I sewed all the seams and overlocked them as well. Why? Because I wanted to give them extra strength (this will be subject to rougher laundering than it would be if I were doing it at home). Then I did the hems and ran into difficulties with the white thread I was using for the topstitching. Why did I use white thread? Because I didn’t have any blue and I suspect I’ve never had any. I also suspect that I had trouble with this thread when I first bought it (it’s a Coats Drima Polyester thread, so certainly not the cheap rubbish I often use; and it’s not listed on their page which might mean it’s discontinued). I seem to recall it misbehaving with my twin needle even when it was new though I struggled on and topstitched the garment I was making (accompanied by significant amounts of muttering and unladylike language, I don’t doubt).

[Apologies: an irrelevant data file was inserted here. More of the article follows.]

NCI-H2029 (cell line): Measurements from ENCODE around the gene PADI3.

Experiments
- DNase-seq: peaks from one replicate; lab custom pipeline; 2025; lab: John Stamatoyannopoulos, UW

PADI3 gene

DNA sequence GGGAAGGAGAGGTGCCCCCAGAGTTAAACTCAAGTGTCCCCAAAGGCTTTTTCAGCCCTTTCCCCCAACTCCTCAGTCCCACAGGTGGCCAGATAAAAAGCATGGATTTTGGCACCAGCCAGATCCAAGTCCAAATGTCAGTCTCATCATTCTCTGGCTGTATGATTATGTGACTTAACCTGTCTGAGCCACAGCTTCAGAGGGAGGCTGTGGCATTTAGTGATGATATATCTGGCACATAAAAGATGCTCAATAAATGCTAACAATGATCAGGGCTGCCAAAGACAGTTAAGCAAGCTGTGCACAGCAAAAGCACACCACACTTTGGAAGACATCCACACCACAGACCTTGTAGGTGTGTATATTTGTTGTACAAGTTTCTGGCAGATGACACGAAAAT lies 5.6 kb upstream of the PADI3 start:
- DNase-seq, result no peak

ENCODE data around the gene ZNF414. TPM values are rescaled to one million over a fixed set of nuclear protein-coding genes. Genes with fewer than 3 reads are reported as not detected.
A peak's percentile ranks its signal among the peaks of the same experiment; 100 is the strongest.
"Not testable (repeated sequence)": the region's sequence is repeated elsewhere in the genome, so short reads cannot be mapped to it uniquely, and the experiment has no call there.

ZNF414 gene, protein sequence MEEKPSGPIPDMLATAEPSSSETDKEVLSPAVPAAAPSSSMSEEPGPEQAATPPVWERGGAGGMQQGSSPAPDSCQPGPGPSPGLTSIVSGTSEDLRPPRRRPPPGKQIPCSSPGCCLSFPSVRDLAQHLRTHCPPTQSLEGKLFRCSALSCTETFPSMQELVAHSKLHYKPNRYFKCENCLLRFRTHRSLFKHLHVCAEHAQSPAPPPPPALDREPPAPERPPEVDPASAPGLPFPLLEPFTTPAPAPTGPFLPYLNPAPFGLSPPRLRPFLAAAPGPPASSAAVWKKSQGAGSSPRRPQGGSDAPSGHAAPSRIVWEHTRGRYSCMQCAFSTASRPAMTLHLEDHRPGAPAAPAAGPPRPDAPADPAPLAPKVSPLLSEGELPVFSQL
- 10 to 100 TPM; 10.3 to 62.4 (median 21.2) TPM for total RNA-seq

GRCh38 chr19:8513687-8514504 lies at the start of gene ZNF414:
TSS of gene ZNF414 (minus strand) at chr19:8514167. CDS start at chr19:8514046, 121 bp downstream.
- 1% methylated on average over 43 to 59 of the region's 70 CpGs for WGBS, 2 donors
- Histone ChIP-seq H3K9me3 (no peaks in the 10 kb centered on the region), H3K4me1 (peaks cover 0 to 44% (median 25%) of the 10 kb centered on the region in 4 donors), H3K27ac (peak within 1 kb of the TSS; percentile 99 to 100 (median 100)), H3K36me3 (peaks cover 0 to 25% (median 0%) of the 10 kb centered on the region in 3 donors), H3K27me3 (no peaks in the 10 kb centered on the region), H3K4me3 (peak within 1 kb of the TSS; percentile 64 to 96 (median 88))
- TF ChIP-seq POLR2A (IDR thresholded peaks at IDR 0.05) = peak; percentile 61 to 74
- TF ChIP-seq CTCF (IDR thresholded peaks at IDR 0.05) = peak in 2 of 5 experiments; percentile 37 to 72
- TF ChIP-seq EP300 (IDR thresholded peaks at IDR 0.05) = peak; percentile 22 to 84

Then lastly I applied the neckband and I didn’t align its seam with the left shoulder seam of the T-shirt as instructed. Rather than matching notches, I quartered both band and neckline and matched up that way. It’s a funny thing, I suppose, but I like my neckband seams centred at the back and much prefer the way they look. It might simply be that, because that’s how I learnt to do it when I first started sewing with knit fabrics, that’s what has become second nature for me. Do you have a preference for either method, or do you mix and match according to what you’re making?
In any case, I overlocked the band – it wasn’t ribbing, just the stretch fabric – then sewed it. I’m sure some folk would be able to do it all in one smooth operation but I’m not that clever with my overlocker. I’ve done it once or twice, but I then sometimes have trouble with the topstitching. If I do it this way, I don’t tear my hair out battling with the bulk (you can’t trim away all of it) and trying to negotiate tricky curves. Anyway, I think the end result is neat enough.